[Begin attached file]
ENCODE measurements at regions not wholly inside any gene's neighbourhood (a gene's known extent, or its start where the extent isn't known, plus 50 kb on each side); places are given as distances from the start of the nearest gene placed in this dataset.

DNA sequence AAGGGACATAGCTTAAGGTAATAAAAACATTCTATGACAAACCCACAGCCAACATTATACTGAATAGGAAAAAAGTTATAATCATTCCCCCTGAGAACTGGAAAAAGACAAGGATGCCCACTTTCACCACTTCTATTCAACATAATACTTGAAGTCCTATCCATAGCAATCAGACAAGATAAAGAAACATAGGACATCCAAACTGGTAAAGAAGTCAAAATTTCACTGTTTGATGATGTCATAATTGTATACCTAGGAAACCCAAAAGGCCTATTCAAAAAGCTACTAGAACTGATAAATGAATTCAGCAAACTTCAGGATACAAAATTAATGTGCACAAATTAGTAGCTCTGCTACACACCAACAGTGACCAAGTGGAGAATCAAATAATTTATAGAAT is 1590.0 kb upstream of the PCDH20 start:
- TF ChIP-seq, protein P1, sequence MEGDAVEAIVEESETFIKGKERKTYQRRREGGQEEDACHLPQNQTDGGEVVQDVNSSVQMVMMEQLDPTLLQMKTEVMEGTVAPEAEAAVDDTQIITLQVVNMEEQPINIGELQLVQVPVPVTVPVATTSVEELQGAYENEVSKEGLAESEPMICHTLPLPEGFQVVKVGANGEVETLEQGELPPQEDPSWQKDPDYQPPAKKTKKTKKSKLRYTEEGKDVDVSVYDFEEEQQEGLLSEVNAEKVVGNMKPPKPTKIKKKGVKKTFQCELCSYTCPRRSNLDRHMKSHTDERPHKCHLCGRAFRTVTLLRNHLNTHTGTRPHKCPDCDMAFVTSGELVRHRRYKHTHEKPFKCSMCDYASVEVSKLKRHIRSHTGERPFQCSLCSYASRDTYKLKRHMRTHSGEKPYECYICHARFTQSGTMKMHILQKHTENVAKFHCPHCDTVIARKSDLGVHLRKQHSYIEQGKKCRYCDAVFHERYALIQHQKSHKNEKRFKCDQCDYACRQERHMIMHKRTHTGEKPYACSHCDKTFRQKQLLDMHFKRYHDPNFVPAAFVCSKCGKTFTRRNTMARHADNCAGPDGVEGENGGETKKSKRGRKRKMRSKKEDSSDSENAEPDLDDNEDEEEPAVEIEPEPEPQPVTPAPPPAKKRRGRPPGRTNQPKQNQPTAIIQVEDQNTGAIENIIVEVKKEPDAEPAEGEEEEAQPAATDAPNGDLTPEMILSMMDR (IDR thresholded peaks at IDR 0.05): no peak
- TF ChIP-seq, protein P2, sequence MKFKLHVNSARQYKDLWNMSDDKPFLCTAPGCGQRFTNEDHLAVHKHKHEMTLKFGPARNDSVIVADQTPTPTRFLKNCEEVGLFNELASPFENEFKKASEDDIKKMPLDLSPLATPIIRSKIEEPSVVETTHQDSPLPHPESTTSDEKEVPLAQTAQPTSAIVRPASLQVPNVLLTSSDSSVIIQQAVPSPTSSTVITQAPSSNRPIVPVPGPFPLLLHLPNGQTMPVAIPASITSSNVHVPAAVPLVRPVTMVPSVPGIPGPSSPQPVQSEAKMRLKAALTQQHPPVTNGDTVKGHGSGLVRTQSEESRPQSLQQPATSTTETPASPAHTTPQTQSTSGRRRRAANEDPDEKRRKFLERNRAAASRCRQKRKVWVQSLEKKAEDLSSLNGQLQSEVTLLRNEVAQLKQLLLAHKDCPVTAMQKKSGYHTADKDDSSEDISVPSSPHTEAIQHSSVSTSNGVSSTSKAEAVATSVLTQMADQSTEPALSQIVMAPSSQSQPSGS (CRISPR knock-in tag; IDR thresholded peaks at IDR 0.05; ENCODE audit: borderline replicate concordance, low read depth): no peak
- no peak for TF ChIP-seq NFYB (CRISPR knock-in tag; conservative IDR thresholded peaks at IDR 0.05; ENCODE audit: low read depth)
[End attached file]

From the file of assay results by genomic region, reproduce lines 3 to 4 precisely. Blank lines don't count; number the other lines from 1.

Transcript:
- TF ChIP-seq, protein P1, sequence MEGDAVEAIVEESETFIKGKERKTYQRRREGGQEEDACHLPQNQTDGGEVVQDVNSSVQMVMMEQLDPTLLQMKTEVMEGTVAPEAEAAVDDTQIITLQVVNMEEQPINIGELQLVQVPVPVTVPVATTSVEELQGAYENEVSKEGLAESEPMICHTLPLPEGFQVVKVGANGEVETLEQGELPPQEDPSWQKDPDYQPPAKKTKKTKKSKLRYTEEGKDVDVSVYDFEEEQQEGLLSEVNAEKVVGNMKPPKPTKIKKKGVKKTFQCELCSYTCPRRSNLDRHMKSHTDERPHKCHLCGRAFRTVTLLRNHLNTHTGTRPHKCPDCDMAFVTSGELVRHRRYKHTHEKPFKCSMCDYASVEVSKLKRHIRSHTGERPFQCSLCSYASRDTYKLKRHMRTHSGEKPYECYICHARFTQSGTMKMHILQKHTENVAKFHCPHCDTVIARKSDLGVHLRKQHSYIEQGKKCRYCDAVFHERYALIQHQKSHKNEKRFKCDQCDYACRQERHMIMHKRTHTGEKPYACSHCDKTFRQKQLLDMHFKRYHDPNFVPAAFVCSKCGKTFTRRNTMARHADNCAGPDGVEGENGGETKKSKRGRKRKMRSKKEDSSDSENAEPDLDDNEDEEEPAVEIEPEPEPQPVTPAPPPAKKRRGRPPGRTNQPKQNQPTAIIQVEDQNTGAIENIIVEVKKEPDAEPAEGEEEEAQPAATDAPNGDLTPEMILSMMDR (IDR thresholded peaks at IDR 0.05): no peak
- TF ChIP-seq, protein P2, sequence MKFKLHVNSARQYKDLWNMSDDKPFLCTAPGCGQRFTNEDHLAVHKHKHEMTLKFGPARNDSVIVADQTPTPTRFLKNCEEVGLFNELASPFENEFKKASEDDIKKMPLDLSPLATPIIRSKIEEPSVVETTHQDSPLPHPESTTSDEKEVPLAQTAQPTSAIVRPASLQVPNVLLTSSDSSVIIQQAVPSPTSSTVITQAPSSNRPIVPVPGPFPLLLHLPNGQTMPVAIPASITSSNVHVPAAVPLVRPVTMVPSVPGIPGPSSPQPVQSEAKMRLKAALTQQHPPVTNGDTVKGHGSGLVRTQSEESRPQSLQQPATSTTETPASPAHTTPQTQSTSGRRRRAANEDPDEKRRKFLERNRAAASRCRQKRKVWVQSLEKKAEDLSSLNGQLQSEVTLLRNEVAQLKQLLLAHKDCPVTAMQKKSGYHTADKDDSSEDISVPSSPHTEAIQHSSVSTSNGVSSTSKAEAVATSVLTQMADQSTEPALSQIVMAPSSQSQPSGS (CRISPR knock-in tag; IDR thresholded peaks at IDR 0.05; ENCODE audit: borderline replicate concordance, low read depth): no peak